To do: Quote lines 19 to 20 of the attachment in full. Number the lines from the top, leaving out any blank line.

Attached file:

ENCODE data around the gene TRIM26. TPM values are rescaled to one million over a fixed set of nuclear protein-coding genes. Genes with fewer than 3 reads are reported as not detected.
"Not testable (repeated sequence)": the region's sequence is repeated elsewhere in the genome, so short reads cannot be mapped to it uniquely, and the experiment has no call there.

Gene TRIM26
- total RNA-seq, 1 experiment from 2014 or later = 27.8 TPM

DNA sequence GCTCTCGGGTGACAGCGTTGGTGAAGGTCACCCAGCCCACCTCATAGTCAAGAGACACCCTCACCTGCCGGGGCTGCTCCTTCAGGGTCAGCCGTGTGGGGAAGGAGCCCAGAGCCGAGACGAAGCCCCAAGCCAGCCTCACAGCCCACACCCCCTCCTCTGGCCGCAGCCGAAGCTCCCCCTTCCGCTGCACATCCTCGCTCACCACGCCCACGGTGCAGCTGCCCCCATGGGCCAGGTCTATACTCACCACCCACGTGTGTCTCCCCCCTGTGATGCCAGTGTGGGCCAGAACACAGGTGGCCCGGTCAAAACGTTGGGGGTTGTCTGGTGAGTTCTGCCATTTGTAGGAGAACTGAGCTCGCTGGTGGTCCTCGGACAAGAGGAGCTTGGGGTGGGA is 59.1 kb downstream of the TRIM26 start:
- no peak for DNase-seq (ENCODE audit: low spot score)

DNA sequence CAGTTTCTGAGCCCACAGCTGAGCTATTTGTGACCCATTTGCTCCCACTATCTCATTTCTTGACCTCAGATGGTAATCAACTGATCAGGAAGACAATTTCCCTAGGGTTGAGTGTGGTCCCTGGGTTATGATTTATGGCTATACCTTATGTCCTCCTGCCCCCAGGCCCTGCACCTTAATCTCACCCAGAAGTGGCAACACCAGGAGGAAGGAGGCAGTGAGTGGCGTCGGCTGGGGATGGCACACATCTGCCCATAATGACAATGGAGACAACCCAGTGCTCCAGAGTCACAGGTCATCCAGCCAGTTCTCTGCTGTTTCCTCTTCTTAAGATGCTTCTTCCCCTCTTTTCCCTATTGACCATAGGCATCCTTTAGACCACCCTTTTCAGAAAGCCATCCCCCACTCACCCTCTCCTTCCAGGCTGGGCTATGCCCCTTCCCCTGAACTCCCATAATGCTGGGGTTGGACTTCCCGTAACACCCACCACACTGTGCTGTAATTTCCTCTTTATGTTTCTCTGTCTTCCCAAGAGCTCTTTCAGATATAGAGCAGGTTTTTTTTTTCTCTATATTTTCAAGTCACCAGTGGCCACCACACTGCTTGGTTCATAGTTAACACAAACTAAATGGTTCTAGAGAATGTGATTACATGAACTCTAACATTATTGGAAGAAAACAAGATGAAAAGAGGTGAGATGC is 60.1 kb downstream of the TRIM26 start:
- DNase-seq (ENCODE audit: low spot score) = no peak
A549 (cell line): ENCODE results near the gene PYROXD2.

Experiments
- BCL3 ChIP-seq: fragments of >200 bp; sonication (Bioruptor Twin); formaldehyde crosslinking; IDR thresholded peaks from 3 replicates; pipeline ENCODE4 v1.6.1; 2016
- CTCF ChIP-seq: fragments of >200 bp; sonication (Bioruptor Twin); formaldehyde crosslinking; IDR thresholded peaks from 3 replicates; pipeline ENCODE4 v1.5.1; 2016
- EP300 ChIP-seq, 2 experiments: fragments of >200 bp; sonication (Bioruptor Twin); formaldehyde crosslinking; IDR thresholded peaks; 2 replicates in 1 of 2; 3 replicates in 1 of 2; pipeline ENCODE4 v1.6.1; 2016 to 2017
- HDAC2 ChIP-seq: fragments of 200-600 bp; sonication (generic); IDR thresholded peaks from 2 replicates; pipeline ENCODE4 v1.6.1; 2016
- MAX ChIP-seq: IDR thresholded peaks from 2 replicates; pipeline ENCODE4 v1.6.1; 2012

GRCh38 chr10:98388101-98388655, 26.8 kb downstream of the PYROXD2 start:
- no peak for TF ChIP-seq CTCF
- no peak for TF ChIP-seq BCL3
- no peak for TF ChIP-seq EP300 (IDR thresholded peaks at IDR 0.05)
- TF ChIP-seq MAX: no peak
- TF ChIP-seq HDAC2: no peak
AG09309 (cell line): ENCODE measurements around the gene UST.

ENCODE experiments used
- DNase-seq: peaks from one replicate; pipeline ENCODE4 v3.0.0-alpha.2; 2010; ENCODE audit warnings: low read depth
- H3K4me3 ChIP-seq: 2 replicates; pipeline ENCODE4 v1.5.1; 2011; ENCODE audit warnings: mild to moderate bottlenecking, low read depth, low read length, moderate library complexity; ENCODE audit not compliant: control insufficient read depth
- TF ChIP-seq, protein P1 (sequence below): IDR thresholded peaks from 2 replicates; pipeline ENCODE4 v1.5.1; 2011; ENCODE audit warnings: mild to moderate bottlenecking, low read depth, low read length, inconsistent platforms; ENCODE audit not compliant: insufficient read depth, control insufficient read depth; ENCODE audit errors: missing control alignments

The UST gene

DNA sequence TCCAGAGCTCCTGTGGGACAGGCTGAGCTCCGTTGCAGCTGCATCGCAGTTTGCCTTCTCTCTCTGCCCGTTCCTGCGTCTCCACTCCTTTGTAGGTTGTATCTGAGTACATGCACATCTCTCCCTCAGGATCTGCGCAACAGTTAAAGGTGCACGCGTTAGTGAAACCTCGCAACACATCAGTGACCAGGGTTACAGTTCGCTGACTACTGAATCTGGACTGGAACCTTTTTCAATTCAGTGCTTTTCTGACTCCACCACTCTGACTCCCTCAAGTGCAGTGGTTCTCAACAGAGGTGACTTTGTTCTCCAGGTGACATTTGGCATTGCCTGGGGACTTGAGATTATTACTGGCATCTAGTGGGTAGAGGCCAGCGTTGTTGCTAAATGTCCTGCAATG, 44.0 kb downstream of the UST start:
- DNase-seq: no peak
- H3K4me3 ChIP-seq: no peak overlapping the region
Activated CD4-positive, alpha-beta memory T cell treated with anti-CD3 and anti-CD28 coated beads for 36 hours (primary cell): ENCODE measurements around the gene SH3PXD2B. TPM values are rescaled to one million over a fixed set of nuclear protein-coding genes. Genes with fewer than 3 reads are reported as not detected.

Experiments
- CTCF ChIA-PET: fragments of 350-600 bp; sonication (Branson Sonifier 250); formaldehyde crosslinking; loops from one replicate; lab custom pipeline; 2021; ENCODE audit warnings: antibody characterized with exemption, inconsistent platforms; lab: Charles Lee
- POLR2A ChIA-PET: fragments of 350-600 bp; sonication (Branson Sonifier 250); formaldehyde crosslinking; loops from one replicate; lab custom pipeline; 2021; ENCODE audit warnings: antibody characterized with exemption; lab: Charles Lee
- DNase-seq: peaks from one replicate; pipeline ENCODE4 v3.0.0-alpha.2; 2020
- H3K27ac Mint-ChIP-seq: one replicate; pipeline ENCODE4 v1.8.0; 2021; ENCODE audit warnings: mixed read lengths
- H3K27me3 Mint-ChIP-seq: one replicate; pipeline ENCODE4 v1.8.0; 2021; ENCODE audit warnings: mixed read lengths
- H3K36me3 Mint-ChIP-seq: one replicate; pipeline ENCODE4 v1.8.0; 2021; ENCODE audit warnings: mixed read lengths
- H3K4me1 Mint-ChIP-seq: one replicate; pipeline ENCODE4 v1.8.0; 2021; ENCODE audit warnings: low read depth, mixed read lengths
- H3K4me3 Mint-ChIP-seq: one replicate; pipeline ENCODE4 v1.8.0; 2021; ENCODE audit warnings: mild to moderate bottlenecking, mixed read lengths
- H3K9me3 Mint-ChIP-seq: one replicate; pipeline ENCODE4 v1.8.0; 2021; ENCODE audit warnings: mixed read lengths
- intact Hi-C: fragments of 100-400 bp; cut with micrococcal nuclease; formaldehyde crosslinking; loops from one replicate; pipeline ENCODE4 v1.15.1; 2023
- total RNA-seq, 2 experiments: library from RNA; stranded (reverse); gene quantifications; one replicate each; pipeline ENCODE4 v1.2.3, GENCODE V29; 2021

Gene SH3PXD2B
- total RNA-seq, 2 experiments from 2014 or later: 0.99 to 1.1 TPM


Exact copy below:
- no peak for TF ChIP-seq EP300 (IDR thresholded peaks at IDR 0.05)
- TF ChIP-seq MAX: no peak